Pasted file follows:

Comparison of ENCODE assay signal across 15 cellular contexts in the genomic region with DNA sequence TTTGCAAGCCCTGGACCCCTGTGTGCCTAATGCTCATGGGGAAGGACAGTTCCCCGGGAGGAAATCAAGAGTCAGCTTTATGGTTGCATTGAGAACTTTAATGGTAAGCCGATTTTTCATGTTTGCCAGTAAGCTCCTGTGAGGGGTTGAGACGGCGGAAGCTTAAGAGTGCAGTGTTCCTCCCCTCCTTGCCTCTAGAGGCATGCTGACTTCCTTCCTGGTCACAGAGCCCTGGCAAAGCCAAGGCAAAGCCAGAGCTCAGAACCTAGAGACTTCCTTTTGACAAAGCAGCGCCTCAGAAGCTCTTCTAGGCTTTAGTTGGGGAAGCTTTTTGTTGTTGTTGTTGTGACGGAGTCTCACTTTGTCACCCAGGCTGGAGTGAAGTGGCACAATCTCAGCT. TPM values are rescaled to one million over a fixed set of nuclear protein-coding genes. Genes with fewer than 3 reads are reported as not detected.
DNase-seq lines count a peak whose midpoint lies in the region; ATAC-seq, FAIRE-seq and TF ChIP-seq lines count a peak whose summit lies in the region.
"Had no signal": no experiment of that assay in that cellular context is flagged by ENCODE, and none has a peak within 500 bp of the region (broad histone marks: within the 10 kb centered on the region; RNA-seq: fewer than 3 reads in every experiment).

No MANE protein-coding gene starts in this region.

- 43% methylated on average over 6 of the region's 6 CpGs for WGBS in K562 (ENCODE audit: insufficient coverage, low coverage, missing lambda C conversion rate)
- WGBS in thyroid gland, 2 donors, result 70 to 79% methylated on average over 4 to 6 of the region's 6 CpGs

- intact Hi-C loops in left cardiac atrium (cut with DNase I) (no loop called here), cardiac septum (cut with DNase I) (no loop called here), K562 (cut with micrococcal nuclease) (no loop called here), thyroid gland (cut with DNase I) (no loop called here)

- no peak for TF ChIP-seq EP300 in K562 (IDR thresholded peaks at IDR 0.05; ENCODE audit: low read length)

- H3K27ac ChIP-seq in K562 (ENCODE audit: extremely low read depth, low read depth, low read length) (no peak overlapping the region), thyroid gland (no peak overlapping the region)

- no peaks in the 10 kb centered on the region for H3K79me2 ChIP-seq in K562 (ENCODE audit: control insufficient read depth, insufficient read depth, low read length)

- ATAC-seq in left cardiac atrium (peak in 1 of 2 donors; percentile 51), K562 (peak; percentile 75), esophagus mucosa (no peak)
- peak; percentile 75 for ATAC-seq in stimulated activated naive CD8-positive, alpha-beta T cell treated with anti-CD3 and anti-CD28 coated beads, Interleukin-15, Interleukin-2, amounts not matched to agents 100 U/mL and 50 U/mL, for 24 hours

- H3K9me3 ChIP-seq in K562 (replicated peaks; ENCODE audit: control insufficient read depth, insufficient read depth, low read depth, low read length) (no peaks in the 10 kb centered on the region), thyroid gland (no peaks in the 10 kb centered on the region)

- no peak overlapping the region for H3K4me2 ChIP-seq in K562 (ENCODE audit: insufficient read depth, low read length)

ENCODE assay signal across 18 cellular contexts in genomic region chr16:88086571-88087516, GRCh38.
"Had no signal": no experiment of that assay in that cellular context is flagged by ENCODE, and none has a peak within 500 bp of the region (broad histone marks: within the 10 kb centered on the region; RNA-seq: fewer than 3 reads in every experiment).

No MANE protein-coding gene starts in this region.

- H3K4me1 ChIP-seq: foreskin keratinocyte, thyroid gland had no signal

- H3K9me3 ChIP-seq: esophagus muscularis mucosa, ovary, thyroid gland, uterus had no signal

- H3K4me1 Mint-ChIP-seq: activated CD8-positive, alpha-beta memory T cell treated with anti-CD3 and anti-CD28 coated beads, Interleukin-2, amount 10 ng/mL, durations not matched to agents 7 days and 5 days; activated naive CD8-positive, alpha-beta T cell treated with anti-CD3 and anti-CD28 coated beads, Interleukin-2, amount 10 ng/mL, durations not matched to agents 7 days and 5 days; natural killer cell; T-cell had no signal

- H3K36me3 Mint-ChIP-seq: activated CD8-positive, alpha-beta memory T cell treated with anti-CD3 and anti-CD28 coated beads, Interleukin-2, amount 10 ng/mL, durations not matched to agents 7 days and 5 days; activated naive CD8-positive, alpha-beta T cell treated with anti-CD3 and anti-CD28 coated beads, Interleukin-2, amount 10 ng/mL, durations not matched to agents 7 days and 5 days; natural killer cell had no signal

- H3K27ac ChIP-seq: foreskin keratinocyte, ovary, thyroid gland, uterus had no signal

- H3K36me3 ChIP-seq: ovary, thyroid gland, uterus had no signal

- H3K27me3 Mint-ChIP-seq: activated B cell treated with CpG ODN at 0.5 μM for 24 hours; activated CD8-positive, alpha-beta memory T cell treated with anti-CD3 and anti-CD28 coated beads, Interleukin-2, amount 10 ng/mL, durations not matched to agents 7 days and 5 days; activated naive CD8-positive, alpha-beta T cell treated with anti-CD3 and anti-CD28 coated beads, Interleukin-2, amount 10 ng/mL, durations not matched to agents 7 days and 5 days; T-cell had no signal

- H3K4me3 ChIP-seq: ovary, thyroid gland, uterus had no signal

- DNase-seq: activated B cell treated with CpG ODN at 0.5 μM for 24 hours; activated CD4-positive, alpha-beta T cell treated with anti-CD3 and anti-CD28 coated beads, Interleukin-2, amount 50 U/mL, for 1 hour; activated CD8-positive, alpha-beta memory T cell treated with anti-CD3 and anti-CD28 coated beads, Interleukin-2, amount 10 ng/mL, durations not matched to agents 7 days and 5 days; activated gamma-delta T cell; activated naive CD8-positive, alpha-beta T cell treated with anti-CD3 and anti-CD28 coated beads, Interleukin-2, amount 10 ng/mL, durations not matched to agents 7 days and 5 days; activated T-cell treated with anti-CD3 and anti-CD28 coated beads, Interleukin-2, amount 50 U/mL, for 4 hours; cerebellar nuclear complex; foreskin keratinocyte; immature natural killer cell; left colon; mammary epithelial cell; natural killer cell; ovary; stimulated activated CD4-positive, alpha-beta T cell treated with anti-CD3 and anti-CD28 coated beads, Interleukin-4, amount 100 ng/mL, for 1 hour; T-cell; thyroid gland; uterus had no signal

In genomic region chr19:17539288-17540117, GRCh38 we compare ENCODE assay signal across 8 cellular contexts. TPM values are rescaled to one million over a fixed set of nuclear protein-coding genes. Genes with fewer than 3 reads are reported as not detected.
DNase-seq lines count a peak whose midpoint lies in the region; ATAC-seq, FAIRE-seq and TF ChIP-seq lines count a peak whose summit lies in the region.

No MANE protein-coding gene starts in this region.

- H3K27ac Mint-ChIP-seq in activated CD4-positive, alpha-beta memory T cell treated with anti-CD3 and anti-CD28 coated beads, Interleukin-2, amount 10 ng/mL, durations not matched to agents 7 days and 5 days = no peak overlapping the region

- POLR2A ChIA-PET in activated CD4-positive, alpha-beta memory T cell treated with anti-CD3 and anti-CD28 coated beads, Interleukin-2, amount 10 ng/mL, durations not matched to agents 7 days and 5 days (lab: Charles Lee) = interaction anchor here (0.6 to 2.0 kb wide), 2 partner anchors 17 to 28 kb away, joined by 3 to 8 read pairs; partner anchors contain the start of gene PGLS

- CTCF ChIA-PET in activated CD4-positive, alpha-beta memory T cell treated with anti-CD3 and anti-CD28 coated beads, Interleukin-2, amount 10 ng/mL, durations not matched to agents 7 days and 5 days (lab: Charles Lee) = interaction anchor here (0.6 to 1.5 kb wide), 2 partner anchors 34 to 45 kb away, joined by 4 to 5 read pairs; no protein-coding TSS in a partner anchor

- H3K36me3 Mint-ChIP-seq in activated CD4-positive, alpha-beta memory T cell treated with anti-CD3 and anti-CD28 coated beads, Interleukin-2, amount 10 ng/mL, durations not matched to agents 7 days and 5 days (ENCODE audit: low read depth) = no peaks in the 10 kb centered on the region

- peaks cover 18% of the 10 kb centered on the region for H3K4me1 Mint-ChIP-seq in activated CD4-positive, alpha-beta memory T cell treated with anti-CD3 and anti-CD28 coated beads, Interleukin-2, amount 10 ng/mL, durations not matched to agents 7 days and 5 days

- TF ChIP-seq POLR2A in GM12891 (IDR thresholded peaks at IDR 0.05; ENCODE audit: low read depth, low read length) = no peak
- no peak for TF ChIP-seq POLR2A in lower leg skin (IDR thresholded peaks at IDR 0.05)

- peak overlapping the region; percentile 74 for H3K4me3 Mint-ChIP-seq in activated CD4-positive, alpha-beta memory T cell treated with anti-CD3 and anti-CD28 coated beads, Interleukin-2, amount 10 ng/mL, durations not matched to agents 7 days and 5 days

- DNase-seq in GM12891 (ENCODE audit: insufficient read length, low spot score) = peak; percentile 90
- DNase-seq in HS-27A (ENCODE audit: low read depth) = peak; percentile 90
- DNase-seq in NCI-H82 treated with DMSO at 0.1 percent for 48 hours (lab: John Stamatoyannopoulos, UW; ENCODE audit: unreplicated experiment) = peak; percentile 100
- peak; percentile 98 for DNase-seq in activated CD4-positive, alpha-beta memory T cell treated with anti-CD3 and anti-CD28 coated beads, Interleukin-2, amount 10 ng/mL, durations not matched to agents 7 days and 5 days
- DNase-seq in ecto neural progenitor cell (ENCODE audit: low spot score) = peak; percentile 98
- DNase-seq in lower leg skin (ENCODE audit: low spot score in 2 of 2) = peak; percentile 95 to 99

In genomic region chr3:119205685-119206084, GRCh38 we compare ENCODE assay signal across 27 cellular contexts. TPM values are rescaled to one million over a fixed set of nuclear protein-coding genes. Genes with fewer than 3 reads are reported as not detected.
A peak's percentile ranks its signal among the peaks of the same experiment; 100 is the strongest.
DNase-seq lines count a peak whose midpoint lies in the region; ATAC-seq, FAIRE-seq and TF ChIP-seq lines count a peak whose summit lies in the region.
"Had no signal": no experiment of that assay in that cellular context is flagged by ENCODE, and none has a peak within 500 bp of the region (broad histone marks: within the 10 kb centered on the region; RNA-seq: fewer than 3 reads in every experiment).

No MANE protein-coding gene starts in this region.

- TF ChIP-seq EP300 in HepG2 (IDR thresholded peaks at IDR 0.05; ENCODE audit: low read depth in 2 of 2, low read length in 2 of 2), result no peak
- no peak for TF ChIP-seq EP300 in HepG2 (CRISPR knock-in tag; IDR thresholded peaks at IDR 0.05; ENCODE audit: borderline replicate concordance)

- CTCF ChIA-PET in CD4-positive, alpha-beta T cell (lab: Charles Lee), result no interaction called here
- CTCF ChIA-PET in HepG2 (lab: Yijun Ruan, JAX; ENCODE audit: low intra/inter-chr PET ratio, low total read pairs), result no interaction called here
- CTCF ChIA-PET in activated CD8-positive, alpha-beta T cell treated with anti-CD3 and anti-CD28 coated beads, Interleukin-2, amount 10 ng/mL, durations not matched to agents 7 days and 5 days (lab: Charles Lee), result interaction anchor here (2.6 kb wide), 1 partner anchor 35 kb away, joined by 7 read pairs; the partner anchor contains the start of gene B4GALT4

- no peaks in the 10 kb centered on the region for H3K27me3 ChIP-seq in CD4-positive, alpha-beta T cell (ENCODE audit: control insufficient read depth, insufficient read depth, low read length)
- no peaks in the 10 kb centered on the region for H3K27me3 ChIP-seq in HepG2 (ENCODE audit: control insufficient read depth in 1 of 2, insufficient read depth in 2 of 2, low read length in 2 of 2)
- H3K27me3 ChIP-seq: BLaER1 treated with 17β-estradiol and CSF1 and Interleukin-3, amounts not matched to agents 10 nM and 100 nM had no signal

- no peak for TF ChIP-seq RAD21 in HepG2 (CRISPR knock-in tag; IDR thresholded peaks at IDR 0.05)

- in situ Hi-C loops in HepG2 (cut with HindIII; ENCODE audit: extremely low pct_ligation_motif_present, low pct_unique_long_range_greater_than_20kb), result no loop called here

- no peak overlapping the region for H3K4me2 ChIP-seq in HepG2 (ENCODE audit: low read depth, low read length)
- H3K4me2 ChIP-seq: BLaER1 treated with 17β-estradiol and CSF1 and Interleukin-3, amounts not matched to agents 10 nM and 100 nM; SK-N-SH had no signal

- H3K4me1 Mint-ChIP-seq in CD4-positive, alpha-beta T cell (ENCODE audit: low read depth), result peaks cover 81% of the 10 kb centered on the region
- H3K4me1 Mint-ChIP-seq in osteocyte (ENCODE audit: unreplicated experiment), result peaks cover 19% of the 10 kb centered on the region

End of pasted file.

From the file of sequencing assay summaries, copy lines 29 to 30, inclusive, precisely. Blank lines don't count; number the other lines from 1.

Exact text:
No MANE protein-coding gene starts in this region.

- H3K27ac Mint-ChIP-seq in activated CD4-positive, alpha-beta memory T cell treated with anti-CD3 and anti-CD28 coated beads, Interleukin-2, amount 10 ng/mL, durations not matched to agents 7 days and 5 days = no peak overlapping the region